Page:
If this occurs then give a short update — it’s not a big deal, just write a word or two to let people know that the feature they’ve been waiting for has been postponed.

How to Prioritize your Issues

There are a few methods that can help you prioritize your most important issues.

First, how should someone identify the most important issues? As I see it, the most important issues are the ones that users want the most, whether it's a new feature, a bug-fix, or something else.

Sometimes a user will express their interest in the issue but most likely they won’t. Therefore, I present to you quite a simple way to know what users are interested in:

Every project on Github has an “Insights” tab, with a “Traffic” section:


At the bottom of this section you can find the Popular Content table which gives you insights into which pages are most viewed by your visitors:


The issues listed in this table are the most visited issues and therefore are most like to be important to the users.

When you have identified the most important issues you need to highlight them on the issues page. Here are a few ways to do that:

Pin the issue

You can have up to three pinned issue per repository. Pinned issues appear at the top of your issues page so it’s nearly impossible to miss them:


Add a label

We already talked about using the labels, and this is an excellent example for applying the help-wanted as well as priority:high labels. Those labels will let the potential contributors know that this issue is important and that any help is appreciated.

Continuous Integration

Having every Pull Request built and tested before it is merged into the master will give you a decent amount of confidence in the code you’re about to merge into your master branch (depending on the test coverage).

While I couldn’t but mention it as a part of the PR management process, it’s an automation of a task that otherwise you’ll have to do yourself, therefore it is not directly related to PR management.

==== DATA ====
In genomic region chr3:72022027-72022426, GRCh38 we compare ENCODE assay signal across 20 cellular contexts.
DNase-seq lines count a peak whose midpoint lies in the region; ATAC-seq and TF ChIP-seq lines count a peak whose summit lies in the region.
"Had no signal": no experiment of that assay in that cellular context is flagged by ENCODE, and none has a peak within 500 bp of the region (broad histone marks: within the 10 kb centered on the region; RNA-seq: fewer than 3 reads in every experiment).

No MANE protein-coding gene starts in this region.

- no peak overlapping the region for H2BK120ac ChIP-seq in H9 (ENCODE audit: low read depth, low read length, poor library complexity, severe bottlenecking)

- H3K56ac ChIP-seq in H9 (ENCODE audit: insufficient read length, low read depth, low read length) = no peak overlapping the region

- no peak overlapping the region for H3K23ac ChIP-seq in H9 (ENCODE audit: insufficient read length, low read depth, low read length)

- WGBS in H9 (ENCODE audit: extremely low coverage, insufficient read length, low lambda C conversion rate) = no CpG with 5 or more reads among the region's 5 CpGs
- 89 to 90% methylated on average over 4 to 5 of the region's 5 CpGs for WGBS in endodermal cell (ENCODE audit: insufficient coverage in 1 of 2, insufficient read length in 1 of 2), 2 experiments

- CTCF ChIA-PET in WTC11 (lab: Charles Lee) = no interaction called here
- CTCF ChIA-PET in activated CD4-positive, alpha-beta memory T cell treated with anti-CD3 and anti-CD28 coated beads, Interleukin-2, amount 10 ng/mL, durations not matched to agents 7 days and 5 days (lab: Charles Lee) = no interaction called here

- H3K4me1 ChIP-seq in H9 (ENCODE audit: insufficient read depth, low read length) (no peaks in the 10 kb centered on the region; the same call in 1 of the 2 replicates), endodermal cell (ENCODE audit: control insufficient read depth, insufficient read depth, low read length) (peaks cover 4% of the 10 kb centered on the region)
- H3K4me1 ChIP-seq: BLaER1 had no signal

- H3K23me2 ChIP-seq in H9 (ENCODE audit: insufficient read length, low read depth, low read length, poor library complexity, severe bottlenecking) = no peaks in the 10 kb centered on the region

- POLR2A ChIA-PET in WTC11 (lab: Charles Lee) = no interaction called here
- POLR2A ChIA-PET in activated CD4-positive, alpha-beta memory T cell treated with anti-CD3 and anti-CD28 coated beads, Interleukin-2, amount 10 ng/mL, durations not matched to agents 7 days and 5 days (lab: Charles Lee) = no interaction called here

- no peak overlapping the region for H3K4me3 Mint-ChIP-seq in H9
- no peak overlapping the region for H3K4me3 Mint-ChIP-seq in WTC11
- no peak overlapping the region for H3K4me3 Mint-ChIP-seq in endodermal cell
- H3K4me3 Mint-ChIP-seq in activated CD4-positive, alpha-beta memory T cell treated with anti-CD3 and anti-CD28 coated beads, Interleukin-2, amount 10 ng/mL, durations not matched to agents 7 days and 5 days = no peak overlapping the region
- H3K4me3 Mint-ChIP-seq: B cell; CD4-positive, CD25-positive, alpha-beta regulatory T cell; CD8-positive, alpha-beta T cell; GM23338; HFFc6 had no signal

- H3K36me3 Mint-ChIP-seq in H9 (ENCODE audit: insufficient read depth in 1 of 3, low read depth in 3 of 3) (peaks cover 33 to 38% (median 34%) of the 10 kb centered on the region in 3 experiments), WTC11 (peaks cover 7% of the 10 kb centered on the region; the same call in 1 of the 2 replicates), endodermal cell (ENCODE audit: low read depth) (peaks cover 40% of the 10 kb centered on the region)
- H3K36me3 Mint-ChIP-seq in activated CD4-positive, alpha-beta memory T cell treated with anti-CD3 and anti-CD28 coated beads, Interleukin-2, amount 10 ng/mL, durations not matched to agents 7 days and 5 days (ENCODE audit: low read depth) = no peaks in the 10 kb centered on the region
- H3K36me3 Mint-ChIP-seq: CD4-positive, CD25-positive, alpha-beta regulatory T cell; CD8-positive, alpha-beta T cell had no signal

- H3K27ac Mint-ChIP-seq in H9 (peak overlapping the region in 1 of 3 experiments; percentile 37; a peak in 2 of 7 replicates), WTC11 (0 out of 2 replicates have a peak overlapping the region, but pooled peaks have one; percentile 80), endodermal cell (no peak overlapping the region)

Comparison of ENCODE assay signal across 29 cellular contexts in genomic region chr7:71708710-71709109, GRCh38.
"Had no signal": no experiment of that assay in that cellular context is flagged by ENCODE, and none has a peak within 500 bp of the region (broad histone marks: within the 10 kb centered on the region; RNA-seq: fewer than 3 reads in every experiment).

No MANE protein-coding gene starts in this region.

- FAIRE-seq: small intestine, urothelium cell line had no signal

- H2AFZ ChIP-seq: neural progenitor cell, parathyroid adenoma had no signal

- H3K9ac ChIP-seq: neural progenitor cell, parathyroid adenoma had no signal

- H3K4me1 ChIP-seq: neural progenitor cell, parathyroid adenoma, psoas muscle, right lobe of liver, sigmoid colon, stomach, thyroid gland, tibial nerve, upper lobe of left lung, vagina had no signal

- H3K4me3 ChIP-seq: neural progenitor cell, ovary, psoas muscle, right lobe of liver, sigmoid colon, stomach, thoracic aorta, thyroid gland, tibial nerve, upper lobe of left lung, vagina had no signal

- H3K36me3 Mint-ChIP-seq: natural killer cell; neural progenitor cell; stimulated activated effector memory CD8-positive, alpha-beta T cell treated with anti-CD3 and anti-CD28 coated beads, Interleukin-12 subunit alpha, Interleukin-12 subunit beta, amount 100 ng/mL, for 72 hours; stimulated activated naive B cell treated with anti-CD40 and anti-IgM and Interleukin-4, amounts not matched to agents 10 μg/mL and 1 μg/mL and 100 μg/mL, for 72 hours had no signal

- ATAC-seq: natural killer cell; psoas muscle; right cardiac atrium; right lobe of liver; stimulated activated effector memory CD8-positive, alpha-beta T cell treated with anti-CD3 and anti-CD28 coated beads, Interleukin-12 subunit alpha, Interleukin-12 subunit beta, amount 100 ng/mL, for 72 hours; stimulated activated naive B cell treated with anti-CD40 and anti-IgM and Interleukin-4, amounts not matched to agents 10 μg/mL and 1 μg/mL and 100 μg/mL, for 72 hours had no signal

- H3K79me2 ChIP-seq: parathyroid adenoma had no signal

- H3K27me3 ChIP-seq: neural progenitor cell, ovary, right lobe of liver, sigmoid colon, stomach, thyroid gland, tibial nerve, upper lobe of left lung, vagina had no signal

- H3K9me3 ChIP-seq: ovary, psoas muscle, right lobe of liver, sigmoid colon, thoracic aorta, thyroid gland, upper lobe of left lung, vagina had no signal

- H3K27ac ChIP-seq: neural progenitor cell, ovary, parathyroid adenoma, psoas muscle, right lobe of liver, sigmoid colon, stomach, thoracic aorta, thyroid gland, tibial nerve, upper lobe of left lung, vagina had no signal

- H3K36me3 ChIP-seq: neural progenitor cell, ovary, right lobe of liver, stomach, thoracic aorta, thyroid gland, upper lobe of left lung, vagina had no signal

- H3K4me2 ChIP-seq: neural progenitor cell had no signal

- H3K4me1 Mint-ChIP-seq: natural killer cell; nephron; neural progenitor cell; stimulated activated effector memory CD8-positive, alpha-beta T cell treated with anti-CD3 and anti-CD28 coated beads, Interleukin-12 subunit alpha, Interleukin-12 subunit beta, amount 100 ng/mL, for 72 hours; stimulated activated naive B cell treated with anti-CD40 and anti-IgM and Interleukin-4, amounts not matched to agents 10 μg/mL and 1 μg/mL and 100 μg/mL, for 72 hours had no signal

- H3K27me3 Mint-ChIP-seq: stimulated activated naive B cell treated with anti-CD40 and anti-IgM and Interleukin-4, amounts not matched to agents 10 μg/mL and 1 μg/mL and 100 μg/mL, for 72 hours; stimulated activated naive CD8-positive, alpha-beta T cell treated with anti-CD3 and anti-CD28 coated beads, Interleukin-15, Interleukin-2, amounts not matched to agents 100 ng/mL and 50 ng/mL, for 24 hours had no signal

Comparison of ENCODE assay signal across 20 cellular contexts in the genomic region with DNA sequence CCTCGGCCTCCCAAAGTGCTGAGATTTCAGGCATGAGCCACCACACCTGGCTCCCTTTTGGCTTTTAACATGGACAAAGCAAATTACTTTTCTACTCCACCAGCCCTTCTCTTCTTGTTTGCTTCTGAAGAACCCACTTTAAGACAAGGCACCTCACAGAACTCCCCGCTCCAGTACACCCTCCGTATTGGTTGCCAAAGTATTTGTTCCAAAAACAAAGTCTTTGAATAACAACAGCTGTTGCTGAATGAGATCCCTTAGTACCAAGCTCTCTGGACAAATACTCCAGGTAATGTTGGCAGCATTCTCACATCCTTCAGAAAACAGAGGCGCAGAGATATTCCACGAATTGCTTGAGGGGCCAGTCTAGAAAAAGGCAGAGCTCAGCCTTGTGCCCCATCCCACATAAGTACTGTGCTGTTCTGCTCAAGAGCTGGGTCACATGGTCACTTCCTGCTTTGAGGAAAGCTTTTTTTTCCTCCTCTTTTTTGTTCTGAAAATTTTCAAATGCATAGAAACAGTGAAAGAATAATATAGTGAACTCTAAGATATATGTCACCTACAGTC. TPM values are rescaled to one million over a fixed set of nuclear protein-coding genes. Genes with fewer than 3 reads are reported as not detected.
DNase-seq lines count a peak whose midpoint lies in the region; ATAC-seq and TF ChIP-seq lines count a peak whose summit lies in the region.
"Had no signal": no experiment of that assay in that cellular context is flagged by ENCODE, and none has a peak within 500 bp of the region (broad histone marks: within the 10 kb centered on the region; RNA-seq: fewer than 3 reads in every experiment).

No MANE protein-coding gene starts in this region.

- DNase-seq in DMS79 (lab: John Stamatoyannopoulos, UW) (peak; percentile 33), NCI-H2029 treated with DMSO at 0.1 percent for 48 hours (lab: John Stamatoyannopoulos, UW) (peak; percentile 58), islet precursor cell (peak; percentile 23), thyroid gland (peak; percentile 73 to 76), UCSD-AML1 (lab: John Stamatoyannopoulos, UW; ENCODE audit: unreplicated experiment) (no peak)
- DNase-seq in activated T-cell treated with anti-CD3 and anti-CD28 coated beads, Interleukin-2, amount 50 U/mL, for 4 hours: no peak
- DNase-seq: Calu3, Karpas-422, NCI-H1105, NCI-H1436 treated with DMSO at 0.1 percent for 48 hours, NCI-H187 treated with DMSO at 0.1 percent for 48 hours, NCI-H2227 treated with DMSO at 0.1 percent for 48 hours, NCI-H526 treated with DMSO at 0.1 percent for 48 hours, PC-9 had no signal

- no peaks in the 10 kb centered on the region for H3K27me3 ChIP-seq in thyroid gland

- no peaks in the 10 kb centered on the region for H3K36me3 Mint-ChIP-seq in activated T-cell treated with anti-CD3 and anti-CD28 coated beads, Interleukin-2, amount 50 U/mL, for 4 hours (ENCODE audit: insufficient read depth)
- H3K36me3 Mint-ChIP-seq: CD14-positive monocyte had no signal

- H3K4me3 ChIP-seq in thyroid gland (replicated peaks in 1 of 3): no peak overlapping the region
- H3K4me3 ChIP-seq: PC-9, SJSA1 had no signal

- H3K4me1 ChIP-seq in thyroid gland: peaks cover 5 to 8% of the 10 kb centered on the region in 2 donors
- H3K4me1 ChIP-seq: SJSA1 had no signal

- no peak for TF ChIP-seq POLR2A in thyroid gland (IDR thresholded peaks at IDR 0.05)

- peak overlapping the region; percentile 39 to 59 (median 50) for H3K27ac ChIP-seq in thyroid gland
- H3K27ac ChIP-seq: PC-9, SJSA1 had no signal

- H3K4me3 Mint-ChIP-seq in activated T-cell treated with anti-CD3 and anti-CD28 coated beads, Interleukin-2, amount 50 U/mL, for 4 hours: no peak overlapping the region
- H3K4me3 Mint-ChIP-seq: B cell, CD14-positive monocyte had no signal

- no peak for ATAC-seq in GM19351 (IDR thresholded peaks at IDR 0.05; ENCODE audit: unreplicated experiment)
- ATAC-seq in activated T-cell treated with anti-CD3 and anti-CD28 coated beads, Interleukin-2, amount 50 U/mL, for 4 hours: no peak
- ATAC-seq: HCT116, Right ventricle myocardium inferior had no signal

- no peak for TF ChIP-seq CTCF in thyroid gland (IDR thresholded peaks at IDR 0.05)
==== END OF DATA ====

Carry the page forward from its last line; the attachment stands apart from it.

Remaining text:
You can still check out every PR, build it locally, run the tests, and merge if everything is green (therefore Continuous Integration is not directly related to the PRs management). Don’t worry though, we’ll cover it in detail in the next section.

Wrapping it up

It’s very important to keep your project clean and organized because — as we all know — cleanliness is next to godliness. Not only does it make the management process more effective, but it also improves the overall impression of your project.

PRs and issues (along with the codebase) are integral parts of your open source projects facade. Don’t underestimate their value.

How to Automate Your Process

A natural part of managing contributions (that is, issues and PRs) is automation — probably one of the most important aspects of OSS project management.

Why automate?

If there is anything I’ve learned over the years of owning an open-source system, it’s that the less routine work you have to do yourself the more free time you have for actual work (like fixing bugs and developing new features). Therefore, I seek to automate whatever I can.

Here’s how I’d like us to approach this aim: let’s first examine both workflows, (the non-automated and the fully-automated) to see how much of your time is actually put into routine tasks. We’ll then go into how we can achieve an improved workflow leading to more time to fix bugs.

Worst case — no automation


As you can see, in a case where nothing is automated, you do all the work. It is a lot of work just for a bug fix, and on top of that, this is the work that you’ll have to do every time there is a bug fix or a new feature!

Now let’s take a look at an alternate scenario.

Best case — everything is automated


In this case you only do what you have to do — inspect the code and (sometimes) approve the pull request. Everything else is done automatically.

Science fiction? No, it’s called continuous integration and continuous deployment. We’re not going to get into the details of building scripts and system-specific configurations here. Instead we’ll review the tools you need to make it work and I’ll let you decide on the specifics yourself.

What is Continuous integration (CI)?

Continuous integration (CI) is the practice of automating the integration of code changes from multiple contributors into a single software project. The CI process is comprised of automatic tools that assert the new code’s correctness before integration.

A very basic CI run would include build and unit tests, however it is not limited to these two. It might also include all kinds of static code analysis tools, linters, and so on. This is where you define your standards.

Why You Should Use End-to-End Tests

Build and unit tests provide you with quick feedback for code changes, take a relatively short time, and fail quickly if something goes wrong. But end-to-end (E2E) tests have a special place in CI.

E2E tests should cover not just the correctness of the code but also your deployment flow, package integrity, and so on.